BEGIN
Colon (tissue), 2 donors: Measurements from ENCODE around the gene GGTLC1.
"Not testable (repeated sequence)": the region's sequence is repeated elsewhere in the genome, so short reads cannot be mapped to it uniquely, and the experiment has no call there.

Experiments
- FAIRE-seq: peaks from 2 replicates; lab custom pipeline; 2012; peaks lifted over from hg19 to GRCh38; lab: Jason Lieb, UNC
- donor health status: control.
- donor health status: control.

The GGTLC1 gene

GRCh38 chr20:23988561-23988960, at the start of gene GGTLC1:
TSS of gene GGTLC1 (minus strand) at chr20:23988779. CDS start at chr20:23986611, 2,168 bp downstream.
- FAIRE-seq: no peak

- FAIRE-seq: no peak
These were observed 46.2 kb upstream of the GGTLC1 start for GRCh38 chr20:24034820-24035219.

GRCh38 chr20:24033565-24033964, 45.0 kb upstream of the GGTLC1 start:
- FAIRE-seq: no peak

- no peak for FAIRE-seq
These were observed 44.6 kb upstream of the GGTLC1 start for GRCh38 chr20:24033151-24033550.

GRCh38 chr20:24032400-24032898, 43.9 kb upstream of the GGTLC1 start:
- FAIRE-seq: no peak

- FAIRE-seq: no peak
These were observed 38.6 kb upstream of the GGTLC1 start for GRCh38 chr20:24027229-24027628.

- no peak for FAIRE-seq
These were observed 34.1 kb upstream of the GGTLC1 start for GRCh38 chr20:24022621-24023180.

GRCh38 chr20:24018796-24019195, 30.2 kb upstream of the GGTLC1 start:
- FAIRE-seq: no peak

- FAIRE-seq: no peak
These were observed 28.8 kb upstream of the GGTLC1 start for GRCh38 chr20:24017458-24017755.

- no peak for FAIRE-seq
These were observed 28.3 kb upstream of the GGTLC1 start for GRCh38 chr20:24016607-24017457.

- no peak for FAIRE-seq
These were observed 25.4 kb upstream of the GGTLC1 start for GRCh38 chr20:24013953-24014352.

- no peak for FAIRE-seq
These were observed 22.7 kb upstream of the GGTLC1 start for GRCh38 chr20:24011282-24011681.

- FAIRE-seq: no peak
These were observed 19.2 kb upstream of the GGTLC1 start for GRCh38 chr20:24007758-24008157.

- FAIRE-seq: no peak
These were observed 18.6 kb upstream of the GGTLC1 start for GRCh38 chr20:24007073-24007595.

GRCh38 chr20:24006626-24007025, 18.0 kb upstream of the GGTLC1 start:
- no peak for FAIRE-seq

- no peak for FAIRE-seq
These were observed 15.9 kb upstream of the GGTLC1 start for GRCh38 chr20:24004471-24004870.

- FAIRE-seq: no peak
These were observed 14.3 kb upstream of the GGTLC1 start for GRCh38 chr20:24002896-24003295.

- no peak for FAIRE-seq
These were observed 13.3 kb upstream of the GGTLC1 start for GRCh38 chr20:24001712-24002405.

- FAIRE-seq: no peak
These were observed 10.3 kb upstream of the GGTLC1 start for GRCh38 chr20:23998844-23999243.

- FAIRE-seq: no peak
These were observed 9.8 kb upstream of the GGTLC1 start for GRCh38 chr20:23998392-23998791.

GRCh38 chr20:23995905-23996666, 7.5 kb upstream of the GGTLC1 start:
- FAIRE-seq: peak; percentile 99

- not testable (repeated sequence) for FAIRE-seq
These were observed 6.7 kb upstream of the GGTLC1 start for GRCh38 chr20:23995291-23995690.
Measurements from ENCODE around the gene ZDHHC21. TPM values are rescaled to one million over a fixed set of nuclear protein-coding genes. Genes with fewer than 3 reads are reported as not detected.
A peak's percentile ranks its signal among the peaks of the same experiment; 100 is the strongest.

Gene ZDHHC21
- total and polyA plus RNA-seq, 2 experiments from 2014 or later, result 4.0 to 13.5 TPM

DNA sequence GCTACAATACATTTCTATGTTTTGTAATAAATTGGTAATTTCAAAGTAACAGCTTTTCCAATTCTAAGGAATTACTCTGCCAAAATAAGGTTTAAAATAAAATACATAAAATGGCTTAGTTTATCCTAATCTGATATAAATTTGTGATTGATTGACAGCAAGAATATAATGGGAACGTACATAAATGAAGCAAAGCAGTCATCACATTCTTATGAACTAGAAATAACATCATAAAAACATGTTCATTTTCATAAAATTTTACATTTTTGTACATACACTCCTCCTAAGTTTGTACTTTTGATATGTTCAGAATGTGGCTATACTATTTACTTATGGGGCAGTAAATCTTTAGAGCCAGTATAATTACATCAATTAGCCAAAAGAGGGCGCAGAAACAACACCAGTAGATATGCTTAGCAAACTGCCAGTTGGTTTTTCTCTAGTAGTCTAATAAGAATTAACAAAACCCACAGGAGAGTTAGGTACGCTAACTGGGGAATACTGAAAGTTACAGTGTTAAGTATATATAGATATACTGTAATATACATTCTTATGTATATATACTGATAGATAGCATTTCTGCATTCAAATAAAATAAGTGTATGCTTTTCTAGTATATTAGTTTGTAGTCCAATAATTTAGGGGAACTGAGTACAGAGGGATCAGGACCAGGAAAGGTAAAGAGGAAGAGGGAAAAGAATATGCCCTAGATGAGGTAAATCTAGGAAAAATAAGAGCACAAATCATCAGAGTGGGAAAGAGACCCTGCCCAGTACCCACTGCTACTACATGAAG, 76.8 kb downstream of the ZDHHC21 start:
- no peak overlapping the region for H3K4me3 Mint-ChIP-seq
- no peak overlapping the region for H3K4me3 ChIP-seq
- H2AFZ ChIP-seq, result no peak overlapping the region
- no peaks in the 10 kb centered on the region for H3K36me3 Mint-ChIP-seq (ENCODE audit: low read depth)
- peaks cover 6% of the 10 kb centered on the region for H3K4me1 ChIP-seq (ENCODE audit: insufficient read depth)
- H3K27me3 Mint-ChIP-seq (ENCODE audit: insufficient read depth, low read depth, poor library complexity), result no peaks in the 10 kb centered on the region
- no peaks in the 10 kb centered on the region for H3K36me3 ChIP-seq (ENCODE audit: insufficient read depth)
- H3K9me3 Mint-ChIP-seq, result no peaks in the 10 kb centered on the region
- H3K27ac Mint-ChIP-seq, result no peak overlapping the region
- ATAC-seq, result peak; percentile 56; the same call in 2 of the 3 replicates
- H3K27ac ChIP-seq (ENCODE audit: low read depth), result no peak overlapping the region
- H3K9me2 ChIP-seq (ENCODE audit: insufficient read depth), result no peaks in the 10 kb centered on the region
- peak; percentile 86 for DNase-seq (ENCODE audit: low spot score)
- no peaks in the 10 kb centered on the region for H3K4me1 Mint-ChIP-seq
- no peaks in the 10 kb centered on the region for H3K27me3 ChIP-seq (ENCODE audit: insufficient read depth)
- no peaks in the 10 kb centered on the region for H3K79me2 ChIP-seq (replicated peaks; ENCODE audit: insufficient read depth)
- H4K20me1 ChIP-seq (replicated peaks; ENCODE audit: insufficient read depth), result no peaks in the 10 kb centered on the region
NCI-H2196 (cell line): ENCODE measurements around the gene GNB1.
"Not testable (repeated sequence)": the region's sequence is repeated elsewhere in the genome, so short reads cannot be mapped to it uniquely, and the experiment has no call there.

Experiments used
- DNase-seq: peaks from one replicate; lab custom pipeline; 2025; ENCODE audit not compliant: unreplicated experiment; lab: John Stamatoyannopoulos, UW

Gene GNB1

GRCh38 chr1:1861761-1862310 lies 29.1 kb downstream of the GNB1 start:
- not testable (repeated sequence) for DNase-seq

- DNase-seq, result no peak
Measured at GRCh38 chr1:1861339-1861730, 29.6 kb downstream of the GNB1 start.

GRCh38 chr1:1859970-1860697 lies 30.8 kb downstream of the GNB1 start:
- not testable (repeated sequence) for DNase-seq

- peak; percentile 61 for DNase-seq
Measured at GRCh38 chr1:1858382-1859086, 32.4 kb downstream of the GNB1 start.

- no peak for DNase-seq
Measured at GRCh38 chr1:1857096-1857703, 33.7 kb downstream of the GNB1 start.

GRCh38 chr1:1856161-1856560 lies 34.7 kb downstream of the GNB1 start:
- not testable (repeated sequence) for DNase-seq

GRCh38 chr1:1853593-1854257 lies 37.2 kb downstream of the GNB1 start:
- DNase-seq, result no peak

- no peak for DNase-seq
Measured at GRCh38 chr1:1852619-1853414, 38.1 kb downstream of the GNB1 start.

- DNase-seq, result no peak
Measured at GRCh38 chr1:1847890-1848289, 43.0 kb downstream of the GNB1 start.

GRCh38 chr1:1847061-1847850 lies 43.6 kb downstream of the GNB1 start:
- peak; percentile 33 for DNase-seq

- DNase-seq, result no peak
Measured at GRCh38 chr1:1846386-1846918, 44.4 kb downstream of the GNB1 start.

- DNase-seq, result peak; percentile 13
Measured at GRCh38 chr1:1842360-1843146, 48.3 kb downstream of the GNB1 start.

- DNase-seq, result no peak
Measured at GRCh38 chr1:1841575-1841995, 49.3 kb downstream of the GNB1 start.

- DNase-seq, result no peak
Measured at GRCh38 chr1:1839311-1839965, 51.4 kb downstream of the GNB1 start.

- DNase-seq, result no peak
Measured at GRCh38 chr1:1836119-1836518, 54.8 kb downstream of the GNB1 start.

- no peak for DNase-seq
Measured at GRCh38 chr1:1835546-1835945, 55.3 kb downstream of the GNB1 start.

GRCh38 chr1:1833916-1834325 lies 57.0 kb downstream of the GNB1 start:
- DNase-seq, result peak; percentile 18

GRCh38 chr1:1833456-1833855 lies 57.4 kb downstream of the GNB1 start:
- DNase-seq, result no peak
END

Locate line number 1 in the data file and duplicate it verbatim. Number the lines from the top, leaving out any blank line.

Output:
Colon (tissue), 2 donors: Measurements from ENCODE around the gene GGTLC1.